Subversive Seamstress


With precise stitches and neatly embroidered rows, Ghada Amer interweaves politics, feminism, sexuality and anti-war ideologies into her work. The first American career survey of her work, Love Has No End, is up at the Brooklyn Museum through October. The show comprehensively examines each stage in the artist’s development.

Amer, Egyptian by birth, is best known for inserting herself into the historically white male domain of abstract expressionism with needlepoint, a feminine craft. The artist makes abstract paintings by sewing thread onto canvas and letting the long filaments hang along the surface of the painting, where they tangle together in a multicolored snarl. Oftentimes the canvas is first painted with abstract swaths of color or embroidered with scenes of female autoeroticism.

Amer has also embarked on projects that span designing a peace garden filled with carnivorous plants and then staging a performance where guests at the opening were invited to feed the hungry shrubs a meal of flies and worms to installing letter-shaped sandboxes in a Barcelonan parking lot that spelled out a feminist call to arms: Today 70% of the Poor in the World are Women.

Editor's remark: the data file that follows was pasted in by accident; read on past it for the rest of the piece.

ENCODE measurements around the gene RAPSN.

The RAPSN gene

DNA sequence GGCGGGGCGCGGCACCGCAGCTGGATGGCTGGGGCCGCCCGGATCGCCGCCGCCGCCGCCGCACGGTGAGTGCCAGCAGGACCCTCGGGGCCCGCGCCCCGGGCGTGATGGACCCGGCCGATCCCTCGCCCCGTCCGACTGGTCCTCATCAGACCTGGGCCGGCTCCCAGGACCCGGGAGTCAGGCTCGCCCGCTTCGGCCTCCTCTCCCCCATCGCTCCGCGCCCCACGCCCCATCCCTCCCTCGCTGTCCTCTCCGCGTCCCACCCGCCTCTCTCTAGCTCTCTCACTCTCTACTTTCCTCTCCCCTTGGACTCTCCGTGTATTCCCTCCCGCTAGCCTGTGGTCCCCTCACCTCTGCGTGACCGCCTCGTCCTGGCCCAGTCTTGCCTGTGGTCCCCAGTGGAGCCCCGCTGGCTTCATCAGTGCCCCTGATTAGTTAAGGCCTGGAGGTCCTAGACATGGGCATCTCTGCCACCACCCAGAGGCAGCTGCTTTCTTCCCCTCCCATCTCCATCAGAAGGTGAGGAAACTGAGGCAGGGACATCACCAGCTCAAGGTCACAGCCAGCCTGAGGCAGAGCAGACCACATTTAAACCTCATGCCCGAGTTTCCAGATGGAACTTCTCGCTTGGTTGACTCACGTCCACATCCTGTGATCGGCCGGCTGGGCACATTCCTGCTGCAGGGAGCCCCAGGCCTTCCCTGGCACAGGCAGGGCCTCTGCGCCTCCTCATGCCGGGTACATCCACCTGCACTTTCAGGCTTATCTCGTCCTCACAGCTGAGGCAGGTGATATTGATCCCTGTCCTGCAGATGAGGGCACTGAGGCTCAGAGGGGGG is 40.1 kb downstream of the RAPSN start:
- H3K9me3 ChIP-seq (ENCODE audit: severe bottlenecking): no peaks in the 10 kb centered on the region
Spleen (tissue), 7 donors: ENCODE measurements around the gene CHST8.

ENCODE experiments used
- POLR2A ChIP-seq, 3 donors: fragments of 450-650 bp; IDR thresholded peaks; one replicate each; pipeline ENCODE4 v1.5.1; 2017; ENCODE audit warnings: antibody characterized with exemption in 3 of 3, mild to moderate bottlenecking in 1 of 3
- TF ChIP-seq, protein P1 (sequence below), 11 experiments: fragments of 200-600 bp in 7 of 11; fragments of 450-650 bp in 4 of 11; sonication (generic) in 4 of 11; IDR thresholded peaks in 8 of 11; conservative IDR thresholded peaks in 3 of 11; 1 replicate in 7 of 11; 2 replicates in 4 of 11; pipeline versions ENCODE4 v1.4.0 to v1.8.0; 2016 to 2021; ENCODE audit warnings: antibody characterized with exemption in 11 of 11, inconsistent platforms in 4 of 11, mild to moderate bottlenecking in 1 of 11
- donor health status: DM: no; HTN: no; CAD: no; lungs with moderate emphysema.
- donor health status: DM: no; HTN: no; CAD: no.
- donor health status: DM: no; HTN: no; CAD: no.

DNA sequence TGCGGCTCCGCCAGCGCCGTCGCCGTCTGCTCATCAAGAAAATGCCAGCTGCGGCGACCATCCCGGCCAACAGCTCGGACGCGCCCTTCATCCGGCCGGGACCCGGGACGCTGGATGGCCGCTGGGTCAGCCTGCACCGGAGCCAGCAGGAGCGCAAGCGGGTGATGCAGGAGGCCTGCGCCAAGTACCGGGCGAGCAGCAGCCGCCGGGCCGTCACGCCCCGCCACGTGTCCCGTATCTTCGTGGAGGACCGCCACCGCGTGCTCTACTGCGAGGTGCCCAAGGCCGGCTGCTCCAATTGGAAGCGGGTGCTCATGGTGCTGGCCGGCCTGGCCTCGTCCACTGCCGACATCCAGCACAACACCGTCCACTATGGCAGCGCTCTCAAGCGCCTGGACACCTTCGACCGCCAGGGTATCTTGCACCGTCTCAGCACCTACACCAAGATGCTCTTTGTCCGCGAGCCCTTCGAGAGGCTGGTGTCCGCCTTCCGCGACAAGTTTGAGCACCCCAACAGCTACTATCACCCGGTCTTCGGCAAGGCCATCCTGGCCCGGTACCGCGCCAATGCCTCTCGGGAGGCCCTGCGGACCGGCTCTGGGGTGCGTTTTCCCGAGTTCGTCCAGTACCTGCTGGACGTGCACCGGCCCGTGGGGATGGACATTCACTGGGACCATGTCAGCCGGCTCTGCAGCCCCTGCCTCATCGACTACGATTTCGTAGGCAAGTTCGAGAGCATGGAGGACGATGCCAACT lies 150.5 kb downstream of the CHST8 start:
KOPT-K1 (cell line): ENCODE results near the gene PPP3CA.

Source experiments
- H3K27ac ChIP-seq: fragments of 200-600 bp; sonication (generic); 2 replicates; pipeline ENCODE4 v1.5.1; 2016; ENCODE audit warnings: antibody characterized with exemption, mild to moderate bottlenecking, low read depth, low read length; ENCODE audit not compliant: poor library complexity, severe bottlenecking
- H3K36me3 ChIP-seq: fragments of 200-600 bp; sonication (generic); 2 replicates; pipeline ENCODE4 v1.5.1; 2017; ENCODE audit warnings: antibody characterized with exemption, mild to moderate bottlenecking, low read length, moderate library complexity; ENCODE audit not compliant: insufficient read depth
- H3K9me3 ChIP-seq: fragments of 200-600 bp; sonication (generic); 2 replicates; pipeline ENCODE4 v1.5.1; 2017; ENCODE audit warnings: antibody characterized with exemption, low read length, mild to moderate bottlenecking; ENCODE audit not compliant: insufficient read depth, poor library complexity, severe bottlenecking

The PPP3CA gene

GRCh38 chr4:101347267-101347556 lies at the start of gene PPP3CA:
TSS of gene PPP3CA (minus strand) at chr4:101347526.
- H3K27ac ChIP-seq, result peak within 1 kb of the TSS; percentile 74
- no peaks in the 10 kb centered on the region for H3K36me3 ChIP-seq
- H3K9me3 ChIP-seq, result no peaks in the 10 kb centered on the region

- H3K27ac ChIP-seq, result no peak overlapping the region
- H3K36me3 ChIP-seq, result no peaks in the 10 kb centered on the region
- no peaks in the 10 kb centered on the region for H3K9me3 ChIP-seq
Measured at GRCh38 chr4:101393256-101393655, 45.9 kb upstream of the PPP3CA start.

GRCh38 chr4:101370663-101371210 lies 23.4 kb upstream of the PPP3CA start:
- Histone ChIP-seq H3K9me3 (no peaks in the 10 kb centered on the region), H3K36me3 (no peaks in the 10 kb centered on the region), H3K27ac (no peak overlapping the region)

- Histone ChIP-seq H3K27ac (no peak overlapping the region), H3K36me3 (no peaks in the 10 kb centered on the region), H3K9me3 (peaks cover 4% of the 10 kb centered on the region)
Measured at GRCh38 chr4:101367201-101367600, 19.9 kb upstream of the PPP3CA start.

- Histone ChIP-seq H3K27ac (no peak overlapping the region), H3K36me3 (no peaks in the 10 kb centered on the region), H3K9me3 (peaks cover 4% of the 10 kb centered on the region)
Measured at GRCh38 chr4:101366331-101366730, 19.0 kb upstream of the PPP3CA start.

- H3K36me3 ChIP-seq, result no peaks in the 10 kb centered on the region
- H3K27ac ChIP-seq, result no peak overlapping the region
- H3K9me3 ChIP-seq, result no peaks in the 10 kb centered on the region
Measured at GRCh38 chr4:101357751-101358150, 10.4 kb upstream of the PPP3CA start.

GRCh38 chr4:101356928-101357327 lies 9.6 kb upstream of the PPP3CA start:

She explores women’s roles in fairy tales and pop culture through her drawings, paintings and sculpture, and also makes pieces that unflinchingly discuss terrorism, race and politics. One installation involved a room wallpapered in a bright pink, yellow and green pattern. Written in small type, over the entire surface of the paper, were the English definitions of terror and terrorism. A table setting was laid out adjacent to the walls with a message for the viewer left on the plate: there is no definition or word for terrorism in the Arabic language.

Commingling the genteel occupation of needlework with forceful and thought-provoking themes and concerns, Amer is not reticent about getting her point across, no matter how taboo. She proves that in overturning historical or gender biases, and pointing out conundrums in politics and sexuality, a woman’s work is never done.

(Ghada Amer (Egypt, b. 1963) Barbie Loves Ken, Ken Loves Barbie, 1995-2004 Embroidery on cotton (Each): 70 7/8 x 27 9/16 x 4 in. (180 x 70 x 10.2 cm) Copyright Ghada Amer. Courtesy Gagosian Gallery.)

Get the latest Travel & Culture stories in your inbox.